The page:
Ankylosing spondylitis typically causes pain in the lower back, but it may also affect the legs. Some may confuse the pain with sciatica or other forms of arthritis. A doctor can provide a diagnosis and suitable pain relief.
Ankylosing spondylitis (AS) is a type of arthritis that causes inflammation in the spine. Over time, the ligaments and joints of the spine become stiff, and in severe cases, the bones fuse together. This
Some people with AS have mild episodes of back pain and stiffness that may come and go. Other individuals may develop symptoms in areas such as the hips, knees, and ankles. As such, in some cases, AS may result in leg pain.
Read on to learn more about how AS may affect the legs and how it differs from sciatica.
The Spondylitis Association of America (SAA) states that the hallmark feature of AS is the involvement of the sacroiliac (SI) joints during the progression of the disease. The SI joints are at the base of the spine, where the spine joins the pelvis.
According to the SAA, it is important to note that the course of AS varies significantly from person to person. In a minority of individuals, pain does not start in the lower back or neck but in a peripheral joint such as the hip, ankle, elbow, knee, heel, or shoulder.
Individuals may experience different symptoms, and the course of AS varies from person to person. The SAA explains that the most common symptoms of AS are frequent pain and stiffness in the lower back and buttocks, which comes on gradually over the course of a few weeks or months.
Symptoms of AS that may affect the legs include:
- inflammation of the joints, causing pain and stiffness in the knees or hips
- enthesitis, which is painful inflammation of the connective tissue between a tendon or ligament and bone, such as the top of the shin bone or the heel
- fatigue or tiredness in the legs
Since some people experience AS that starts in the legs rather than the back, it may be difficult to distinguish AS from some other forms of arthritis. Additionally, due to symptoms presenting as pain in the lower back and legs, some individuals may confuse these symptoms with sciatica.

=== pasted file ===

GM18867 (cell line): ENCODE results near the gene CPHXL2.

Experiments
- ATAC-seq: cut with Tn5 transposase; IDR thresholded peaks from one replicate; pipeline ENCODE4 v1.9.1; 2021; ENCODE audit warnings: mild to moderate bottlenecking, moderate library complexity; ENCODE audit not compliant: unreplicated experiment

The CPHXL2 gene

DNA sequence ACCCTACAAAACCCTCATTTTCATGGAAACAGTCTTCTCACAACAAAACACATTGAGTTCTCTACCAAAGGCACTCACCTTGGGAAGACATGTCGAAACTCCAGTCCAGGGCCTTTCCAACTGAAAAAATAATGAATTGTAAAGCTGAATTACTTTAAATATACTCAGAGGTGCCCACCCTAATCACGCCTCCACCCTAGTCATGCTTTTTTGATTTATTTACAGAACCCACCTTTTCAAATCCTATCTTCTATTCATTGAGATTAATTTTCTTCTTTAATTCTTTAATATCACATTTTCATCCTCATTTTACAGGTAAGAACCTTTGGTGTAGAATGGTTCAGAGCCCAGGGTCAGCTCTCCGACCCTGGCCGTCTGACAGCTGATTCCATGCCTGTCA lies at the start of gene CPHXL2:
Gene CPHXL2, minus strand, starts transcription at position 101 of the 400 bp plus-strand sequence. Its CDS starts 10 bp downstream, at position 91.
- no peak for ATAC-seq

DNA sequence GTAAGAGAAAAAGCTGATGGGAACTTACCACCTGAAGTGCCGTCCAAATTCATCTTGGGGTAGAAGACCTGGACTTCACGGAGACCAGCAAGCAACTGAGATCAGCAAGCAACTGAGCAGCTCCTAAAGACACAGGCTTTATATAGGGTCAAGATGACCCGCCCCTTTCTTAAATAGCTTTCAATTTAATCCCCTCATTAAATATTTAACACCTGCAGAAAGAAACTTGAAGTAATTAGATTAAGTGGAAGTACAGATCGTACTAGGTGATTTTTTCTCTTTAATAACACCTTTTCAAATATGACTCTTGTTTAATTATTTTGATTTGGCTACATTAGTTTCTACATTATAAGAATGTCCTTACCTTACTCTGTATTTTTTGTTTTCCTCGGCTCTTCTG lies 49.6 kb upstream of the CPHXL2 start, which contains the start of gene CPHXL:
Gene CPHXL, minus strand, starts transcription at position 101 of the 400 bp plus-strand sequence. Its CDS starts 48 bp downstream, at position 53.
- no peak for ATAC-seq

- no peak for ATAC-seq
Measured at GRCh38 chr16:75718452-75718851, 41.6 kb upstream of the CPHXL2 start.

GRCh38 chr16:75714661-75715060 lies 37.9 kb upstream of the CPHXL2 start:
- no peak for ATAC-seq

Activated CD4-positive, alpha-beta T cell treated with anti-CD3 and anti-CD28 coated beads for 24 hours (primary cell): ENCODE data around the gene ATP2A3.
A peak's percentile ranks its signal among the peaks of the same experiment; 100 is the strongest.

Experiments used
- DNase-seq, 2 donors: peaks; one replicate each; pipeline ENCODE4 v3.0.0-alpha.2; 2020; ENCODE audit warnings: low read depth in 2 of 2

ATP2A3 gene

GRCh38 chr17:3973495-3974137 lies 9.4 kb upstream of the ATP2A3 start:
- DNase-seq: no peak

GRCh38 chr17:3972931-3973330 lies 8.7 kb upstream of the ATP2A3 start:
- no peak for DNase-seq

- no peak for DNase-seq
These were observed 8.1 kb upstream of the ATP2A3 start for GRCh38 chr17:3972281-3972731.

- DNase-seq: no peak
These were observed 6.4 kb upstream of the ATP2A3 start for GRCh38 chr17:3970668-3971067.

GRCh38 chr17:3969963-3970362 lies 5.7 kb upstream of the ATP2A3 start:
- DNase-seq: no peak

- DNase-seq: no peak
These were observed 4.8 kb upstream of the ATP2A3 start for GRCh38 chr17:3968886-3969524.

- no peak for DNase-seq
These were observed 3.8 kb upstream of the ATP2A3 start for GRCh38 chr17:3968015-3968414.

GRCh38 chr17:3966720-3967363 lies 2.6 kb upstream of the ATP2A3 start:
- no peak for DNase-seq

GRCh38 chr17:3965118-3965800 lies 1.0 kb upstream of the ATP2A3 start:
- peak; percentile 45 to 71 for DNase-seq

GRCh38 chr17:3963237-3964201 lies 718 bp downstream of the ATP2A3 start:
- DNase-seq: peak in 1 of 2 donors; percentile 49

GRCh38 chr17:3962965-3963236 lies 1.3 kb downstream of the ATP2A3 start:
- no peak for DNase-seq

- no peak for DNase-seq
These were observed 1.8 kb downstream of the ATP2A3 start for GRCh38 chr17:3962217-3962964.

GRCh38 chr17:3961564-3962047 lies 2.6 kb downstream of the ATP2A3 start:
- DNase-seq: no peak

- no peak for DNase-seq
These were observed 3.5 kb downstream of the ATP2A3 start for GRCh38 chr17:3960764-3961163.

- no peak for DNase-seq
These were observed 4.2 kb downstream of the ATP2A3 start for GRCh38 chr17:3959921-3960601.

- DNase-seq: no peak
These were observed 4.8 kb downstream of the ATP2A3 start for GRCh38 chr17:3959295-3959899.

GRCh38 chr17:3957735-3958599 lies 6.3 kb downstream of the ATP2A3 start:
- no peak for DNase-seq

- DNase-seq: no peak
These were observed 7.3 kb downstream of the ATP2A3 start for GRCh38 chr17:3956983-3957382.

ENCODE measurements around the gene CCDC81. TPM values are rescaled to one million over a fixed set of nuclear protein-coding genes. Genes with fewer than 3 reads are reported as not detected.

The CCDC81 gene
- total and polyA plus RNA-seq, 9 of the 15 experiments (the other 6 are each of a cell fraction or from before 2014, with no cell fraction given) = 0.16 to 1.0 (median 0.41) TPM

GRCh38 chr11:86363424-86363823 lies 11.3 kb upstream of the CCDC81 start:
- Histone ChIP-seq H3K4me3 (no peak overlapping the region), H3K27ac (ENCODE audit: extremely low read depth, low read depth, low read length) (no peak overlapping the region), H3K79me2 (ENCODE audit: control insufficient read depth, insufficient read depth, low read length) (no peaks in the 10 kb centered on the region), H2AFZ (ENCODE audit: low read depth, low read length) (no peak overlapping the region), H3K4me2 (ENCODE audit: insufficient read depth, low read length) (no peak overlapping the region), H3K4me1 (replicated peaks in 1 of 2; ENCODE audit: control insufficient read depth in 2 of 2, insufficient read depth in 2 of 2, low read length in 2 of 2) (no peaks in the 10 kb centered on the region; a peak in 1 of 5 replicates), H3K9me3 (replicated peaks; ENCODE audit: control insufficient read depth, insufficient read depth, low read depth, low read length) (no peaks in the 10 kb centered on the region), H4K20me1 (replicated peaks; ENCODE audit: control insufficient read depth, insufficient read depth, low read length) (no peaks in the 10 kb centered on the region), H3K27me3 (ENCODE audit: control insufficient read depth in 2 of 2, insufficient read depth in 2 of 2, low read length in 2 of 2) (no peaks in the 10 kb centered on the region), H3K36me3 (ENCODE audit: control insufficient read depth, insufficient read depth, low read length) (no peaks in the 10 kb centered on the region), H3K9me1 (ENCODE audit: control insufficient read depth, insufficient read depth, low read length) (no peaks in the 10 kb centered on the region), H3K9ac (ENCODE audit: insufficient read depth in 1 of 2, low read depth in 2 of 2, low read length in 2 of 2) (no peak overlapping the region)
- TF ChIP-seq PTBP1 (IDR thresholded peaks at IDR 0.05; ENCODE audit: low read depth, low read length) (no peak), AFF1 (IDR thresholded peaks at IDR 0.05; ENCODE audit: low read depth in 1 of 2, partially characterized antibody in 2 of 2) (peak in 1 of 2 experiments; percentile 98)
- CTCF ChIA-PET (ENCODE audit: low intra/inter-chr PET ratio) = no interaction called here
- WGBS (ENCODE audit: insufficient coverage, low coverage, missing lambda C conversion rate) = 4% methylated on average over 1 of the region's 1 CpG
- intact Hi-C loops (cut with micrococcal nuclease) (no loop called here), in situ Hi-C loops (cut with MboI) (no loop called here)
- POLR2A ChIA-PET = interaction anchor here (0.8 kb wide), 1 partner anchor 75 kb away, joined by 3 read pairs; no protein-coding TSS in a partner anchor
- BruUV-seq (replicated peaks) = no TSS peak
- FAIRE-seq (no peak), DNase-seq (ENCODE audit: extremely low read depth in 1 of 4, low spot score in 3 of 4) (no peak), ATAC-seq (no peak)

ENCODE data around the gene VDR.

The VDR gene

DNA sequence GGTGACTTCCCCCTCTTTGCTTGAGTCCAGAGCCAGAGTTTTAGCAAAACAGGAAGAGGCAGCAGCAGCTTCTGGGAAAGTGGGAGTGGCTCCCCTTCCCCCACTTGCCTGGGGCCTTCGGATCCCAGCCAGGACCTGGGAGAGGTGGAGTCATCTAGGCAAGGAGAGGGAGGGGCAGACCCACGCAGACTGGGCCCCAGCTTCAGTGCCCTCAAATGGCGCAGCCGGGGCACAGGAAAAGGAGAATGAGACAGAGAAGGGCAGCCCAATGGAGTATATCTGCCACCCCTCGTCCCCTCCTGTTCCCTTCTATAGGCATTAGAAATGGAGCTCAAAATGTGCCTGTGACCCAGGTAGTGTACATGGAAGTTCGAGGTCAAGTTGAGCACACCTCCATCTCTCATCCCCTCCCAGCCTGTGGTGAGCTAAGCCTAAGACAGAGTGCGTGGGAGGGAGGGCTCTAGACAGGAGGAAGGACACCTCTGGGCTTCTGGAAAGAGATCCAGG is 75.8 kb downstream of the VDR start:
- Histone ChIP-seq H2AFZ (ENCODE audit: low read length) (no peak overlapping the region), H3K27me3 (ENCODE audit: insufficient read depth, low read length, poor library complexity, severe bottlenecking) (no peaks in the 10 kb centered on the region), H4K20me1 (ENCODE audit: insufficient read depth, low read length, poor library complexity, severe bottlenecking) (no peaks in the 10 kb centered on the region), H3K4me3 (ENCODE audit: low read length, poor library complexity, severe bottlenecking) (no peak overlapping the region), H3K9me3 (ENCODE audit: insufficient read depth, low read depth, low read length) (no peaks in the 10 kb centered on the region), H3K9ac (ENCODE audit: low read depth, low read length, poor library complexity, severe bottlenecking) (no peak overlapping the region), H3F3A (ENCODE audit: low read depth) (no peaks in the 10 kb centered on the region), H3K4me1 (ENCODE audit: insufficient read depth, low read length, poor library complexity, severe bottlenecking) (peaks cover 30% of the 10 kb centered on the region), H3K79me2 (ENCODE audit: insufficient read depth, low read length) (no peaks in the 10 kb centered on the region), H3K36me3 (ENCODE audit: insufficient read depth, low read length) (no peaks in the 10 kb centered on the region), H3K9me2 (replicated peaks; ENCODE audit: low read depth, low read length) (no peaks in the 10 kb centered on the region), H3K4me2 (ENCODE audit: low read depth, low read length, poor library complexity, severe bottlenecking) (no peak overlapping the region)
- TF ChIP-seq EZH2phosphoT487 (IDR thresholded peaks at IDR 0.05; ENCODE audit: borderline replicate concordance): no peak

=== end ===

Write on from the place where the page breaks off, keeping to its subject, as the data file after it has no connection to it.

Doctors may initially test for sciatica by asking someone to perform a straight leg raise to find out whether this causes pain. However, this test is not conclusive, and doctors will typically require additional information to make a diagnosis.
Additionally, sciatica can be a symptom of cauda equina syndrome, which is a very rare complication of AS that happens when the nerves at the bottom of the spine become compressed. Other symptoms of cauda equina syndrome include weakness or numbness in both legs and difficulty managing urination and bowel movements.
People experiencing leg pain or other symptoms should talk with a doctor for a diagnosis.
- nonsteroidal anti-inflammatory drugs
- tumor necrosis factor inhibitors such as adalimumab, infliximab, or etanercept
- steroid injections
- regular exercise
- postural training
- physical therapy
- biologic drugs such as IL17 inhibitors
- synthetic drugs such as JAK inhibitors
Individuals experiencing pain or other symptoms affecting the legs or back should contact a doctor for a diagnosis.
AS may feel similar to some other forms of arthritis or other conditions that cause symptoms in the legs. These may
If a person with diagnosed AS starts to experience new symptoms, they should discuss management of these symptoms with a healthcare professional. They may need medication adjustments or further treatment recommendations.
Although lower back pain is the hallmark feature of AS, some individuals may have leg pain in addition to or instead of back pain. This may mark the onset of symptoms and may progress to back pain in time.
Leg pain can be a symptom of sciatica, which can relate to AS. Additionally, other forms of arthritis may present similarly to AS. Because of this, it is essential that a person with symptoms of AS contacts a doctor for a diagnosis.